In late 1971, the media portrayed Richard Nixon as a combatant in the war for women’s equality, pushing forcefully to appoint the first woman to the Supreme Court of the United States. But in reality, as his secret recordings reveal, Nixon never intended to seat a woman on the bench at all. As he would time and again during his presidency, Nixon used the media to promote a false narrative about himself. And the press was never the wiser.
The episode is one of many dissected in director Peter Kunhardt’s new HBO documentary, Nixon by Nixon: In His Own Words, released this week just ahead 40th anniversary of Nixon’s resignation. Using only the secret tapes recorded by the president and media accounts from the time, the documentary offers a unique and personal perspective on one of the most studied presidencies in U.S. history, undiluted by modern analysis.
What emerges is a portrait of a deeply paranoid president, convinced that his “enemies” — most frequently, the press — were out to get him. And of course, eventually, they did.
Whereas most documentaries following the Nixon presidency focus on the Watergate scandal and the press’s involvement in his ultimate downfall, Bob Woodward and Carl Bernstein are mentioned just once in “Nixon by Nixon.” Instead, the film uncovers the troubling ways in which the Nixon White House would manipulate reporters and just how much the press got wrong. The documentary raises questions about just how much the media can truly know, much less report, about any administration.
Take, for example, Nixon’s nominations to the Supreme Court. In September, 1971, two Supreme Court justices announced their resignations, giving Nixon an opportunity to shift the Court’s ideological lineup. His staff floated a list of possibilities to the press, including two women, either of whom would become the first female to serve on the Supreme Court.
The Nixon administration signaled publicly that the president would name Mildred Lillie, then a judge for the Second District Court of Appeals, to one of the seats. But listening to Nixon’s secret tapes on the matter, it becomes clear that both women were included merely to gain favor with the press and female voters ahead of the 1972 election.
But the media obsession over Lillie and her potentially historic appointment became too much for Nixon. In a recorded phone call, Nixon asks Attorney General John Mitchell to float some other names to the press, telling Mitchell: “I would like to sorta get off the woman kick if we can.” He even mentions the possibility of adding some Jewish names to the list, despite frequently using a four-letter slur in reference to them in his private phone calls and telling staff, in a separate conversation: “Most Jews are disloyal. You can’t trust the bastards.”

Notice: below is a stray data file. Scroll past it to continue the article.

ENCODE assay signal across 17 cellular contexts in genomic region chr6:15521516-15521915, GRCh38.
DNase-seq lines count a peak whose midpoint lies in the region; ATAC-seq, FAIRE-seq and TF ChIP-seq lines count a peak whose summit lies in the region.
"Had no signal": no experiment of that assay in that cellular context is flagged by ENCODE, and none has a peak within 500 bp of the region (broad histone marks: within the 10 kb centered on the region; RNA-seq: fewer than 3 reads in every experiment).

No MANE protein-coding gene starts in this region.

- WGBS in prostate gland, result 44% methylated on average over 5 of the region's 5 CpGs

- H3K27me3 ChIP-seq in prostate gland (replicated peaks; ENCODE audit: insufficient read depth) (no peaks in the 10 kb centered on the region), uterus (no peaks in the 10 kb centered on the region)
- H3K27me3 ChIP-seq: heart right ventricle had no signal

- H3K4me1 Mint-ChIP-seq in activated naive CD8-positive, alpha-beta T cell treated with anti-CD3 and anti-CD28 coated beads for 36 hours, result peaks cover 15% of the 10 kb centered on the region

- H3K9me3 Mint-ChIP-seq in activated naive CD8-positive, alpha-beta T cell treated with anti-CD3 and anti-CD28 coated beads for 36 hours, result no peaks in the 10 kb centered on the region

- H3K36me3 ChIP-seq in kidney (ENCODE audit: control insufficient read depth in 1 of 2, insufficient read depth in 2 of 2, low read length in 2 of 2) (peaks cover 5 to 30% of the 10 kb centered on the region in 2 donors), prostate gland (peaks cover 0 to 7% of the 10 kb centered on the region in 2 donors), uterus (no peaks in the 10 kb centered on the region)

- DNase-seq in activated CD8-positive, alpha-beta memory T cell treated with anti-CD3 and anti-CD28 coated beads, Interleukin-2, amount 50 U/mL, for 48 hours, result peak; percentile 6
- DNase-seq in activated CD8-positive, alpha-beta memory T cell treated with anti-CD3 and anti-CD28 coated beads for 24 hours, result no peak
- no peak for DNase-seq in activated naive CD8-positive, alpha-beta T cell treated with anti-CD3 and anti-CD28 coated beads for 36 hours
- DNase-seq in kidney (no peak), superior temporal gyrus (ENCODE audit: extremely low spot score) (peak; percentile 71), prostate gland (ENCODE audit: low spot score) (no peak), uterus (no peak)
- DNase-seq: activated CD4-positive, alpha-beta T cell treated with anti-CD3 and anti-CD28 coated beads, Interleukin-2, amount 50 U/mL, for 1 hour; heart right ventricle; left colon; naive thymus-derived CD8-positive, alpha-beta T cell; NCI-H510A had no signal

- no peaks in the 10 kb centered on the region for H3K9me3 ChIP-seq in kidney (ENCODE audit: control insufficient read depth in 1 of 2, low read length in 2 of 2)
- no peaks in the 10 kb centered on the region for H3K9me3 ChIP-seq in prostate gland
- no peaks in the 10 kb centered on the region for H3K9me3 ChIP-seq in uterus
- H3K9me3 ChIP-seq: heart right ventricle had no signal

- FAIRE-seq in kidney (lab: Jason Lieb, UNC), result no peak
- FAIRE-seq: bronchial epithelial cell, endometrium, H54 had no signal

In the end, the American Bar Association ruled Lillie unqualified for the position and media reports portrayed Nixon as having suffered a minor defeat.
But the recordings make it clear: Nixon had no intention of appointing a woman to the Court. He repeatedly characterized women as too “emotional” for such a position and spoke repeatedly with Mitchell in the days leading up to the ABA’s decision to insure that the association would find Lille not qualified for the job. “He’s aware of the fact that we’re going to have to put it on them?” Nixon asked Mitchell, referring to then-ABA president Lawrence E. Walsh. ” “¦ Let them take the rap for the women.”
Two days later, Nixon nominated two white men: Lewis F. Powell Jr. and William Rehnquist. In media footage, Nixon makes the announcement as if with a heavy heart, promising that one day soon a woman will serve on the Supreme Court. The crowd applauds.
This is the disturbing theme of Nixon by Nixon: that the president who told Henry Kissinger, “The press is the enemy. The press is the enemy. The press is the enemy,” was so often able to subvert the media establishment. It wasn’t just Lillie. Media clip after media clip from the era is followed immediately by a secret recording of the Nixon White House directly contradicting it, on everything from his connections to the Watergate scandal to the war in Vietnam.
Of more concern, the media tactics that Nixon employed in his White House have become standard practice for administrations since, as Medill journalism professor Jon Marshall writes for The Atlantic:
Nixon and his staff ultimately bungled their efforts to silence journalists, and he paid the price with his resignation. In contrast Obama, Bush, Reagan and other successors have used Nixonian tactics more skillfully, and with less criminal intent, to control the media as they present a slicker image to the public than Nixon could ever manage. The result is a nation that knows less than it should about what its government is really doing.
Nixon by Nixon: In His Own Words premieres on HBO tonight at 9 p.m.